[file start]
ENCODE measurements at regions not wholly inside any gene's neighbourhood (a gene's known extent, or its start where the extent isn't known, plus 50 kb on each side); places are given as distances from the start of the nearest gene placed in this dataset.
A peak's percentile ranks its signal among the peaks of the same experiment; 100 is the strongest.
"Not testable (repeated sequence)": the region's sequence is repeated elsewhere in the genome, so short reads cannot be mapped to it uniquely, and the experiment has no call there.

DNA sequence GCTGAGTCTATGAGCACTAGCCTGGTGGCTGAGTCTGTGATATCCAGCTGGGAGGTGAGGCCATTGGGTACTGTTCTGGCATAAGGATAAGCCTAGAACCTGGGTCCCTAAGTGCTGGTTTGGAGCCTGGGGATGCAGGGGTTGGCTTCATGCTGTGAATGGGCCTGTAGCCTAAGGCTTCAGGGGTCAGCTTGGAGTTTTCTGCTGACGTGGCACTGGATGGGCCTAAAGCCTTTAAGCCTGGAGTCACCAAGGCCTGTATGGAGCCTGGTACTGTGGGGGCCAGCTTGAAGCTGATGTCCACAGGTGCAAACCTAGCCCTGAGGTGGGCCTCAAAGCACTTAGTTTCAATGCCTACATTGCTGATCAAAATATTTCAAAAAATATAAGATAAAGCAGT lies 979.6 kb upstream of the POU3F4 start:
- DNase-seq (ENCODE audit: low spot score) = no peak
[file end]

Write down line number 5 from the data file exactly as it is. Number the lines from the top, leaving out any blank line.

- DNase-seq (ENCODE audit: low spot score) = no peak